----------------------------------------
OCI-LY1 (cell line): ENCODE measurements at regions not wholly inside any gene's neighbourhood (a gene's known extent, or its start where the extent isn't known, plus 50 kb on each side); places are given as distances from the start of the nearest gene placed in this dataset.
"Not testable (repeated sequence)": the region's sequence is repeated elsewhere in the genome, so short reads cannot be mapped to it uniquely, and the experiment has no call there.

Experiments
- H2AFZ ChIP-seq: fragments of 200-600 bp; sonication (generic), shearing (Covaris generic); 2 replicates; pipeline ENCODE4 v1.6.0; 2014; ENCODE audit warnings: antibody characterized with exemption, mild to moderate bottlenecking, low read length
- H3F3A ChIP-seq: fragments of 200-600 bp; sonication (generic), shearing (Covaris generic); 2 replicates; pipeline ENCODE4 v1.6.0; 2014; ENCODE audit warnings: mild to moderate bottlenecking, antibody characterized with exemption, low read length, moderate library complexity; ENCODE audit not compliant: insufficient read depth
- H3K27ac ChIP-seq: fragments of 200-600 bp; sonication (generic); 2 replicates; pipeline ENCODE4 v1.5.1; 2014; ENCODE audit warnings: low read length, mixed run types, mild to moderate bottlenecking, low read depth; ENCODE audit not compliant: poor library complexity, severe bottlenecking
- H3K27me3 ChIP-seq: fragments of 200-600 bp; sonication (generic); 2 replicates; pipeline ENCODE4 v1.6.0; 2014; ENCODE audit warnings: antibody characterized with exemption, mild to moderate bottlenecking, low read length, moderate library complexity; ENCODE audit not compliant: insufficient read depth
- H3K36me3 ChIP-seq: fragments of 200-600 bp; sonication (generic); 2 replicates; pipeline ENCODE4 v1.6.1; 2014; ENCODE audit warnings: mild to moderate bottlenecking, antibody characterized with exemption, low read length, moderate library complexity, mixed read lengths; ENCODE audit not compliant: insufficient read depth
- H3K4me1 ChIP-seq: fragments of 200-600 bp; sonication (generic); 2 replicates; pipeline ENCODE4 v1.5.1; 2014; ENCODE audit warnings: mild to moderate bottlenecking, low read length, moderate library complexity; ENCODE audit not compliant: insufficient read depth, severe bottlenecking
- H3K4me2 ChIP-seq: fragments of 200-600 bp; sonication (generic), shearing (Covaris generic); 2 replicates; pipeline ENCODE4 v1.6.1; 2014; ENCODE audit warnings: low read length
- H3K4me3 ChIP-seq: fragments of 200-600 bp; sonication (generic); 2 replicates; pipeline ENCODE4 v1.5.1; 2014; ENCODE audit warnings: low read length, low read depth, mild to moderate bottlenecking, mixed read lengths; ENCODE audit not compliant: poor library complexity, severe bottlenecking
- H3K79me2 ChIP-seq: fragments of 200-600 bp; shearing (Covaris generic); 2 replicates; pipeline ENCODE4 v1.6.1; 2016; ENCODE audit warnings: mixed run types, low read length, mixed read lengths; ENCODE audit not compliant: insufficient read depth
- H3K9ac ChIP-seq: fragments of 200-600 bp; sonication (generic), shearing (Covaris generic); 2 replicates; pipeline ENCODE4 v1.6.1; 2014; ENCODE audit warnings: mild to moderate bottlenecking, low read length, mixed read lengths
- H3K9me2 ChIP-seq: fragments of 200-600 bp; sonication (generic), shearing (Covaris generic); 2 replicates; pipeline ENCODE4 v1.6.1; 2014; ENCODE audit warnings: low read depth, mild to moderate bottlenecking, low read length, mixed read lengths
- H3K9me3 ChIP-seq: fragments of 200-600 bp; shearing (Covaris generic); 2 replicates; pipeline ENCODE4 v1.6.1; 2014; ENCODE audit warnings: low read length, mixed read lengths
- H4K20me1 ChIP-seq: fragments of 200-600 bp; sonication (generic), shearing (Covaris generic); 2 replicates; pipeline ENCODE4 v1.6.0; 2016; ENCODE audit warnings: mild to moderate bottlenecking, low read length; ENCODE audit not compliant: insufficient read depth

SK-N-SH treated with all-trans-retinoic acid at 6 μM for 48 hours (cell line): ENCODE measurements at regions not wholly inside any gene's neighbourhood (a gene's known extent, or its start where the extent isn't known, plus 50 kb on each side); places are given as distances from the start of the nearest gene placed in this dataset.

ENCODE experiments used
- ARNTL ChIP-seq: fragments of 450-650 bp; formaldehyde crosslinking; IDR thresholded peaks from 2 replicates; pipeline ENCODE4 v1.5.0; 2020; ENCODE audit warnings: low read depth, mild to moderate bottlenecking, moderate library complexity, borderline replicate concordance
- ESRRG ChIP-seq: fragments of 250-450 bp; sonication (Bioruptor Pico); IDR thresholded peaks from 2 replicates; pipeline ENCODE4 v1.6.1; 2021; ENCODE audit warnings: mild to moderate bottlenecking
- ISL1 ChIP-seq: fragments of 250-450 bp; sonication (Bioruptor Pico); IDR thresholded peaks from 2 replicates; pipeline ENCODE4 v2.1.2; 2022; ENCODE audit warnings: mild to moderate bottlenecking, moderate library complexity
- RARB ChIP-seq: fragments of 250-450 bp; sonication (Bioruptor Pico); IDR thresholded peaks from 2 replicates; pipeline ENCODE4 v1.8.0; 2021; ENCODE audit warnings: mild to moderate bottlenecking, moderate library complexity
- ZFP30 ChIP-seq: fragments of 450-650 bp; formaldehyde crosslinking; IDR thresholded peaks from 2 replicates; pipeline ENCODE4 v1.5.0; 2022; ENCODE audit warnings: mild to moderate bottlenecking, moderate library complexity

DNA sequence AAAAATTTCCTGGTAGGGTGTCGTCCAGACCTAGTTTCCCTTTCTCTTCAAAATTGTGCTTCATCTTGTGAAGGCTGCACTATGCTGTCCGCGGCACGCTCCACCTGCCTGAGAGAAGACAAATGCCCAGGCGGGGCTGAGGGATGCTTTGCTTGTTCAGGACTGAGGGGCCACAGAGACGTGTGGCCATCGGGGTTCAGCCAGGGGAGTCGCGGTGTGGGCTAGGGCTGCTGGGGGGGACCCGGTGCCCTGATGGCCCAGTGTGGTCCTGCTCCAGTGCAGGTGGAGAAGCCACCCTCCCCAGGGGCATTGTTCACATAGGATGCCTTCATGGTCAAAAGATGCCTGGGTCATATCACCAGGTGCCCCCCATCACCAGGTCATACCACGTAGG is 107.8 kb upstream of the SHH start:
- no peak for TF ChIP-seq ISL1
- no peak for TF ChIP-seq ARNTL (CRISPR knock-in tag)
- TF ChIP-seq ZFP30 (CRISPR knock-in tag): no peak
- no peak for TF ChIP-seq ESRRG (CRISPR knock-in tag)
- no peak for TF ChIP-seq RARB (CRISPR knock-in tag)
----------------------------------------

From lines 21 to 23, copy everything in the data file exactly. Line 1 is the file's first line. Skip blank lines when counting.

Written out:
- ISL1 ChIP-seq: fragments of 250-450 bp; sonication (Bioruptor Pico); IDR thresholded peaks from 2 replicates; pipeline ENCODE4 v2.1.2; 2022; ENCODE audit warnings: mild to moderate bottlenecking, moderate library complexity
- RARB ChIP-seq: fragments of 250-450 bp; sonication (Bioruptor Pico); IDR thresholded peaks from 2 replicates; pipeline ENCODE4 v1.8.0; 2021; ENCODE audit warnings: mild to moderate bottlenecking, moderate library complexity
- ZFP30 ChIP-seq: fragments of 450-650 bp; formaldehyde crosslinking; IDR thresholded peaks from 2 replicates; pipeline ENCODE4 v1.5.0; 2022; ENCODE audit warnings: mild to moderate bottlenecking, moderate library complexity